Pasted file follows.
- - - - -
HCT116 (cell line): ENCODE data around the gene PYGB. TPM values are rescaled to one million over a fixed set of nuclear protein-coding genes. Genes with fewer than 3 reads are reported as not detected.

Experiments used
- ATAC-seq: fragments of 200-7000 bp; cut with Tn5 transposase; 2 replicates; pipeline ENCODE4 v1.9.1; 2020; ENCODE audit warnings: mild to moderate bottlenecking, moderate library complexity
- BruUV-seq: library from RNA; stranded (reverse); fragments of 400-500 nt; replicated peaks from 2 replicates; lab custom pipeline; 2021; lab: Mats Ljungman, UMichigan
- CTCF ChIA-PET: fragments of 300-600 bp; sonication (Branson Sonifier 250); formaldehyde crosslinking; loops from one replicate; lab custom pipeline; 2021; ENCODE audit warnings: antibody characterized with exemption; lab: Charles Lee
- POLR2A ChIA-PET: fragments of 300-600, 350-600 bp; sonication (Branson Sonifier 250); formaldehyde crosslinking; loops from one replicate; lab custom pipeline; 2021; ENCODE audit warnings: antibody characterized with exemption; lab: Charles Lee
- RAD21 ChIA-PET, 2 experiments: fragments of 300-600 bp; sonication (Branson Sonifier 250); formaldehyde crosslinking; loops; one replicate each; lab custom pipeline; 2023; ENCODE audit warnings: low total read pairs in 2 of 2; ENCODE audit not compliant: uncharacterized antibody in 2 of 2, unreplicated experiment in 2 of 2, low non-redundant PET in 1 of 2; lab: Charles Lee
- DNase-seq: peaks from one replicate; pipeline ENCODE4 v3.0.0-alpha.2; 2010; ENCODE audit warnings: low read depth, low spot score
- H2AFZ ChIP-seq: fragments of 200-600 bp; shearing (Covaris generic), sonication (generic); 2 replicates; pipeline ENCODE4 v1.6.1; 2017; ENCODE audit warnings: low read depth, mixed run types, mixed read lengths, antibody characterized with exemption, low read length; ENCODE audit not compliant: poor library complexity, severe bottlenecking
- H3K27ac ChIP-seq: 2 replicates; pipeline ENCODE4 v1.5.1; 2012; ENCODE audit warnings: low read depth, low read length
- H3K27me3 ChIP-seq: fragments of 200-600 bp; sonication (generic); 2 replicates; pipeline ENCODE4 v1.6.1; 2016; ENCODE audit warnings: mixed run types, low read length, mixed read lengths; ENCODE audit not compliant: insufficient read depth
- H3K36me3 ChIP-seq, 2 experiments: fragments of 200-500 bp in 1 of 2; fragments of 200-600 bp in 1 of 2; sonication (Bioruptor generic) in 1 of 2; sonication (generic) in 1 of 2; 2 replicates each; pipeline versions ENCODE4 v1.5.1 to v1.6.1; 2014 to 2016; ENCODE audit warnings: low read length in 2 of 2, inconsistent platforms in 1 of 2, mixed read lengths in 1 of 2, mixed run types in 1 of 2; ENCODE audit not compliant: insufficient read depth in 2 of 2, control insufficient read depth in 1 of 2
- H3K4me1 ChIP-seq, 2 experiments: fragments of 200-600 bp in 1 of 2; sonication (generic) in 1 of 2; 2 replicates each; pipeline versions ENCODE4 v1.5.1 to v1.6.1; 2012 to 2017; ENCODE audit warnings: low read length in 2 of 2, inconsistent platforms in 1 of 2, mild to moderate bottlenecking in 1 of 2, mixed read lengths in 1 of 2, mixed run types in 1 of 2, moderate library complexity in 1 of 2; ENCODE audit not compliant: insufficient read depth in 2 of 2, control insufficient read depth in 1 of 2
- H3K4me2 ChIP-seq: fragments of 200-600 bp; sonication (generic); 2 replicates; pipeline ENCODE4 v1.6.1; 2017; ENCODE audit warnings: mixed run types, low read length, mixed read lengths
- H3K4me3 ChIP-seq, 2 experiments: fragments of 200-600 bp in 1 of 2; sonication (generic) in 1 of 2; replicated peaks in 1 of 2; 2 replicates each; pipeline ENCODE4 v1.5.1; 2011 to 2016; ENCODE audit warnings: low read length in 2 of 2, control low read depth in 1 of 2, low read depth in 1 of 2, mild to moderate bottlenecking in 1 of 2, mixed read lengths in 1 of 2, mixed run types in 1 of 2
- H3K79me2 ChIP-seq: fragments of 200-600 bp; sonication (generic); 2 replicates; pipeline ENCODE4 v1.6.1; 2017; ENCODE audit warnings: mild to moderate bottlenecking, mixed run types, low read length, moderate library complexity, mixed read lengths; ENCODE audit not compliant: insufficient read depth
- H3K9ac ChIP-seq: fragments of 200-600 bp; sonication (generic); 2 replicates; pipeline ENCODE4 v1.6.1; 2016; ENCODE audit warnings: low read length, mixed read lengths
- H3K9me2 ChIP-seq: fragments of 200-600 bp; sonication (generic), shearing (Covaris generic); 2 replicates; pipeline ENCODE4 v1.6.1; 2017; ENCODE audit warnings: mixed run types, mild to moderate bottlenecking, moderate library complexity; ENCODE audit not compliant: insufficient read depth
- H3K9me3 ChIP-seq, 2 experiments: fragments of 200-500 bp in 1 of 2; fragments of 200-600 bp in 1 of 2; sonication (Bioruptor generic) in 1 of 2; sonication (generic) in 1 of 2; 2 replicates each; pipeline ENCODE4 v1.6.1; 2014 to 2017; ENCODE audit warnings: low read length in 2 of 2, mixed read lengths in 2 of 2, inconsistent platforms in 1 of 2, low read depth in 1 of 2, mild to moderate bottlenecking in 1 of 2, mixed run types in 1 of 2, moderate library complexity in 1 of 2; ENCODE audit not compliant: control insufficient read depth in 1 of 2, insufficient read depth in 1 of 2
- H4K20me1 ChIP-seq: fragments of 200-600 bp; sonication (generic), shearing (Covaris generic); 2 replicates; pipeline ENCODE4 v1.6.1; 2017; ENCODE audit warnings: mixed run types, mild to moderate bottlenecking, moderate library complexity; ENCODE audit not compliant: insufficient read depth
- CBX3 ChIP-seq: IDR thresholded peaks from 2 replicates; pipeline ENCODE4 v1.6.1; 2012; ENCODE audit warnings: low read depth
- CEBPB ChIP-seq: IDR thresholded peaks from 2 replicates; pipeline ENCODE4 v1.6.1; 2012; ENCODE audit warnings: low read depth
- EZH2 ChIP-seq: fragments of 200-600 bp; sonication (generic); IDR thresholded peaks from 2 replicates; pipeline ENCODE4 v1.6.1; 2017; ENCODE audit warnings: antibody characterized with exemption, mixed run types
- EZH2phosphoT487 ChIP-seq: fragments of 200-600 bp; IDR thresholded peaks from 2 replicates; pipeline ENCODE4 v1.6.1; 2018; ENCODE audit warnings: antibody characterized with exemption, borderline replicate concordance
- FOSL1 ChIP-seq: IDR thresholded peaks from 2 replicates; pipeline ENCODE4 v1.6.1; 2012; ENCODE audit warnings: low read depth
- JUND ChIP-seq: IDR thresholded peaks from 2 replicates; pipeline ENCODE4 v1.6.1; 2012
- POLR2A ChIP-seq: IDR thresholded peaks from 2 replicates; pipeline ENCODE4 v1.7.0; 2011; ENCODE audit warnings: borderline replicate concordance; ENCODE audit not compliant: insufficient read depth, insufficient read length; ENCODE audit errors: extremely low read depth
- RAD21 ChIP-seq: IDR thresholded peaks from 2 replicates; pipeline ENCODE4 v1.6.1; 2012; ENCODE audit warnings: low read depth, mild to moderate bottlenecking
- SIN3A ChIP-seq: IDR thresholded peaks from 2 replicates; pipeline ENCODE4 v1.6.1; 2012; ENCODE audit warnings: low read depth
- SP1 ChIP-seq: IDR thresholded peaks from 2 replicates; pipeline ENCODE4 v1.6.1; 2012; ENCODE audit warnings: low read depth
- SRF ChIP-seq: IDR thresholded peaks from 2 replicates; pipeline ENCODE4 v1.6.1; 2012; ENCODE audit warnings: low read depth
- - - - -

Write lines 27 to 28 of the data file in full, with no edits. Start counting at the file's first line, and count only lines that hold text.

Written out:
- POLR2A ChIP-seq: IDR thresholded peaks from 2 replicates; pipeline ENCODE4 v1.7.0; 2011; ENCODE audit warnings: borderline replicate concordance; ENCODE audit not compliant: insufficient read depth, insufficient read length; ENCODE audit errors: extremely low read depth
- RAD21 ChIP-seq: IDR thresholded peaks from 2 replicates; pipeline ENCODE4 v1.6.1; 2012; ENCODE audit warnings: low read depth, mild to moderate bottlenecking